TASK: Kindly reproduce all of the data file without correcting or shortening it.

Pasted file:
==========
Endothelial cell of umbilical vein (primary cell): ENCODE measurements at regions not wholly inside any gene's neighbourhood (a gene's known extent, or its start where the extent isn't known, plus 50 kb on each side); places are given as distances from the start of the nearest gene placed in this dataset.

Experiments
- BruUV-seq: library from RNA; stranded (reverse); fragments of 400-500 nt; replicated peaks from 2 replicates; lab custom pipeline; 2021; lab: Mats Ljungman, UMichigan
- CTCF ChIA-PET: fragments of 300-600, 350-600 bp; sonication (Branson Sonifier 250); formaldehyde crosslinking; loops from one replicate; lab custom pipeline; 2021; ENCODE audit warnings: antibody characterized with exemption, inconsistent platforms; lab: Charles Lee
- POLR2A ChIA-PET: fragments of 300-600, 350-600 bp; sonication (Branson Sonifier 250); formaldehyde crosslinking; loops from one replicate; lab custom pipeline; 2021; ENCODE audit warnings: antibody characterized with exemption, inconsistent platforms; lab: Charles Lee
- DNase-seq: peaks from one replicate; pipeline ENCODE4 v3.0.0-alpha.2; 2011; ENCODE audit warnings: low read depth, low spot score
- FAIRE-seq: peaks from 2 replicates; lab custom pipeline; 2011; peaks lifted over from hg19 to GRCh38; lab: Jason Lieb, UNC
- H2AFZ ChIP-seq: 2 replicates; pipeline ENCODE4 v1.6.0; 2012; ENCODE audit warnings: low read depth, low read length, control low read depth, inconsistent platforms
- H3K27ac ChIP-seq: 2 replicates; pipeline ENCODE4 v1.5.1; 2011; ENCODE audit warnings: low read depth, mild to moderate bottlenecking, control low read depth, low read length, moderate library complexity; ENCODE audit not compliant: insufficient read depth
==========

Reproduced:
Endothelial cell of umbilical vein (primary cell): ENCODE measurements at regions not wholly inside any gene's neighbourhood (a gene's known extent, or its start where the extent isn't known, plus 50 kb on each side); places are given as distances from the start of the nearest gene placed in this dataset.

Experiments
- BruUV-seq: library from RNA; stranded (reverse); fragments of 400-500 nt; replicated peaks from 2 replicates; lab custom pipeline; 2021; lab: Mats Ljungman, UMichigan
- CTCF ChIA-PET: fragments of 300-600, 350-600 bp; sonication (Branson Sonifier 250); formaldehyde crosslinking; loops from one replicate; lab custom pipeline; 2021; ENCODE audit warnings: antibody characterized with exemption, inconsistent platforms; lab: Charles Lee
- POLR2A ChIA-PET: fragments of 300-600, 350-600 bp; sonication (Branson Sonifier 250); formaldehyde crosslinking; loops from one replicate; lab custom pipeline; 2021; ENCODE audit warnings: antibody characterized with exemption, inconsistent platforms; lab: Charles Lee
- DNase-seq: peaks from one replicate; pipeline ENCODE4 v3.0.0-alpha.2; 2011; ENCODE audit warnings: low read depth, low spot score
- FAIRE-seq: peaks from 2 replicates; lab custom pipeline; 2011; peaks lifted over from hg19 to GRCh38; lab: Jason Lieb, UNC
- H2AFZ ChIP-seq: 2 replicates; pipeline ENCODE4 v1.6.0; 2012; ENCODE audit warnings: low read depth, low read length, control low read depth, inconsistent platforms
- H3K27ac ChIP-seq: 2 replicates; pipeline ENCODE4 v1.5.1; 2011; ENCODE audit warnings: low read depth, mild to moderate bottlenecking, control low read depth, low read length, moderate library complexity; ENCODE audit not compliant: insufficient read depth